100 Years Later: The Bolshevik Revolution

This post shares some historical information about Russia’s Bolshevik Revolution in remembrance of its 100 year anniversary. I hope my subscribers enjoy historical posts like these in the future. I love English and reading and writing, but I’m not a book review blog, so I’d like to branch out some, as I attempted with the Christmas carol posts. Whether the subject is literature or history or something else, my main objective is to create informative, interesting, brief posts. Speaking of brevity, this intro is already too long, so let’s get on to the post! One more thing, though–I don’t plan to make this blog political (I burned enough bridges during the 2016 American presidential election).

Background

19190525-Lenin_and_bolshevik_leaders_on_Red_square
Lenin & Bolshevik Leaders on Red Square

Russia was one of the last countries to outlaw serfdom, which is essentially enslavement of poor people by the land-owning rich. [Western Europe had outlawed it in the Middle Ages.] The serfs, or peasants, were emancipated in 1861, but technical issues around their purchasing and selling land made it almost impossible for them to survive. Many were driven to starvation. These events with other tensions like declines in Western markets reaching their economy prompted a revolution in 1905. Though the country had always been ruled by a tsar (king/dictator), Russia gained a new constitution in 1906 to divide governmental power between Tsar Nicholas II and a new parliament called the Duma. When World War I began in 1914 and Russia joined, the country suffered immensely–food scarcity was huge because Tsar Nicholas II printed so many rubles to finance the war that inflation grew unfettered. Combine food scarcity with overcrowding caused by their industrial revolution, ex-serfs still being unable to get ahead, and Tsar Nicholas II ignoring the Duma, and you have a recipe for revolution again. The revolution of 1917 occurred in two parts; in February, rebels overthrew Tsar Nicholas II, and members from the Duma ruled in the interim as the Russian Provisional Government. In October, the Bolsheviks (Marxists, or communists, under the leadership of Vladimir Lenin) successfully overthrew the RPG and established their own authority.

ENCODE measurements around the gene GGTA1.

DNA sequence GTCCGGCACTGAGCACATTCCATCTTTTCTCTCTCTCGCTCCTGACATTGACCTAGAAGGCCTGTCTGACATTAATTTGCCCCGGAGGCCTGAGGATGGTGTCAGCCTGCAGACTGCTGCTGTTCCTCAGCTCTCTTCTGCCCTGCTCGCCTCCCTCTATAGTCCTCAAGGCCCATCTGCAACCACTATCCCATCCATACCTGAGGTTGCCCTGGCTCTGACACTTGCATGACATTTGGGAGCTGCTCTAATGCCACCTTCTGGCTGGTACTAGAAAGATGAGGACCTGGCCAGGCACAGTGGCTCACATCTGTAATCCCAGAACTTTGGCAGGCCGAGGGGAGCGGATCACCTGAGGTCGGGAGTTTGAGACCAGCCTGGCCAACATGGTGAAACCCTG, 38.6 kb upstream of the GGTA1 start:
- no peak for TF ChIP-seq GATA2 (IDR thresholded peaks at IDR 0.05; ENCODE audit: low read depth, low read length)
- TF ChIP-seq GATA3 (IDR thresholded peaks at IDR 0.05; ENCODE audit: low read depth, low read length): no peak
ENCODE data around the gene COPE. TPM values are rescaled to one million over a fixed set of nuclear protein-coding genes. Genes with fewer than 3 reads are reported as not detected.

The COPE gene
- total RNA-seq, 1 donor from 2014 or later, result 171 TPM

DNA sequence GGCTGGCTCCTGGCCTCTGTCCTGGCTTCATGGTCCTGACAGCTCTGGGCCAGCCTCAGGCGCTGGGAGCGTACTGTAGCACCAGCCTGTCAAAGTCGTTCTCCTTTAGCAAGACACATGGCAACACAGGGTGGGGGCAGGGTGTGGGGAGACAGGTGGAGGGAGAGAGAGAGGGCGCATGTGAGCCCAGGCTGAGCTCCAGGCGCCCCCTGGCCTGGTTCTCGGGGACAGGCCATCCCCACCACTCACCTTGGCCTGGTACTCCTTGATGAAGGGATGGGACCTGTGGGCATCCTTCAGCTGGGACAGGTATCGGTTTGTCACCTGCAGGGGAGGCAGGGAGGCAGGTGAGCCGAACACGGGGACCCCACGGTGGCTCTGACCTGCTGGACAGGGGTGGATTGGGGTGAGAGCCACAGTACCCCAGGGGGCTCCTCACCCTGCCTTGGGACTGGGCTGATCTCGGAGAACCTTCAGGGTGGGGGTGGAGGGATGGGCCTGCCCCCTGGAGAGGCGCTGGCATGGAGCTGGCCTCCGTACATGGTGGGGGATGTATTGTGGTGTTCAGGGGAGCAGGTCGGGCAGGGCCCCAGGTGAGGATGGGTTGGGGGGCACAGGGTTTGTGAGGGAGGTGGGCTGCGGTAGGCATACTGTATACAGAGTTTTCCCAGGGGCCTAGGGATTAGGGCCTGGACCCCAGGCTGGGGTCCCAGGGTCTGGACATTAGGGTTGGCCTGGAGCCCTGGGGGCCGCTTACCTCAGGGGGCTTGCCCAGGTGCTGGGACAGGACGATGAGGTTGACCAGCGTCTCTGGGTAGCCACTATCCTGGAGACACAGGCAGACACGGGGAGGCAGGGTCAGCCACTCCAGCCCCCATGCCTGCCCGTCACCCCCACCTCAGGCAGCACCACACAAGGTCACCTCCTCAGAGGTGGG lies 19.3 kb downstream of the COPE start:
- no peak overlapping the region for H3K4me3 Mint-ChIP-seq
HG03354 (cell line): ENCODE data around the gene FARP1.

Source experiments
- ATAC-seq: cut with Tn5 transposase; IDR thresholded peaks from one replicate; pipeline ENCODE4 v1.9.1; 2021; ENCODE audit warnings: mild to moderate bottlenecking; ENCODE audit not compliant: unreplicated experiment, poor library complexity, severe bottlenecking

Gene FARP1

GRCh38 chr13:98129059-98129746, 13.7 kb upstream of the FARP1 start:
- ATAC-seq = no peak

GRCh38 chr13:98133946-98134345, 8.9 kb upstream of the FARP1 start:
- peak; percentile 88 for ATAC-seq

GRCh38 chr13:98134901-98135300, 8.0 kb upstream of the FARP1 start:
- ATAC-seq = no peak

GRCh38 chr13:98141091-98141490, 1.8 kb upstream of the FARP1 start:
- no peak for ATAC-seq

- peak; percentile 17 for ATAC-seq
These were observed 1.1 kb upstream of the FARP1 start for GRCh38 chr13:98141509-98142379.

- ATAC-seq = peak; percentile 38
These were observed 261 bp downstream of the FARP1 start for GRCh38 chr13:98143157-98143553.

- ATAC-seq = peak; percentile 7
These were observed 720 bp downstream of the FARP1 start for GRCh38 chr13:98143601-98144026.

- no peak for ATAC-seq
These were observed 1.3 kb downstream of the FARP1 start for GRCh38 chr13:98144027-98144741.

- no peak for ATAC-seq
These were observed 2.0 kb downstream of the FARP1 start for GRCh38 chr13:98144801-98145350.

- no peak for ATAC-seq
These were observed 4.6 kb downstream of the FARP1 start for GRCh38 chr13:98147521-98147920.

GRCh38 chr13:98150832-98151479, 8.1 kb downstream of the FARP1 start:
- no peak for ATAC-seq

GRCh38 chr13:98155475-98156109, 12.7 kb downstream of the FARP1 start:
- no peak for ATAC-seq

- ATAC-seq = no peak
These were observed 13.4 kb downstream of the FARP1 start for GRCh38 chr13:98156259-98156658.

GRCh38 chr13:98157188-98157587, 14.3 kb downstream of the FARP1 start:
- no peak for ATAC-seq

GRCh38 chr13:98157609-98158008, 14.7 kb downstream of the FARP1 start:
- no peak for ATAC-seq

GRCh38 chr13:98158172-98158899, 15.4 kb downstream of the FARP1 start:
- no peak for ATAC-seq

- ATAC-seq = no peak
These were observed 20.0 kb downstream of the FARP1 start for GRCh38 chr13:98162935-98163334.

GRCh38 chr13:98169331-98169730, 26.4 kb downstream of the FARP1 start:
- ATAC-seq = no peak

Immediate Aftermath

The Bolsheviks implemented a special police force called CHEKA in December 1917. They would go on to detain, persecute, torture, and execute thousands of people who were suspected as “enemies of the state.” In early 1918, civil war reignited in Russia. The Reds (Bolsheviks), the Whites (counter-revolutionaries), independence movements, and non-Bolshevik socialists participated. All sides endured massive loss, but the Bolsheviks won and renamed themselves the Communist Party. They withdrew Russia from WWI in March 1918 via a treaty with the Central Powers.

[Most information came from herehere, and here.]

5 comments

  1. I can relate about not getting political- burnt enough bridges in my life too 😉 I think you did a great, thorough job on this piece. I was honestly looking forward to this from when you mentioned it (I know, I’m a little weird 😉 ) and this didn’t disappoint!

    Liked by 1 person

  2. What is little known is that the plight of the average Russian was steadily if slowly improving prior to World War One, Tsar Nicholas II has much culpability for the outbreak of the world war by his ill-advised mobilization. The war cost Russia dearly and helped the Bolsheviks gain some popular support. Yet, the most suffering for the Russians happened after 1917. Civil war, and famine in the 1920s, was followed by forced collectivization of agriculture in the early 1930s, the Holodomor in the Ukraiine in 1932-3, and the purges of Stalin in the mid to late 1930s.

    Liked by 1 person

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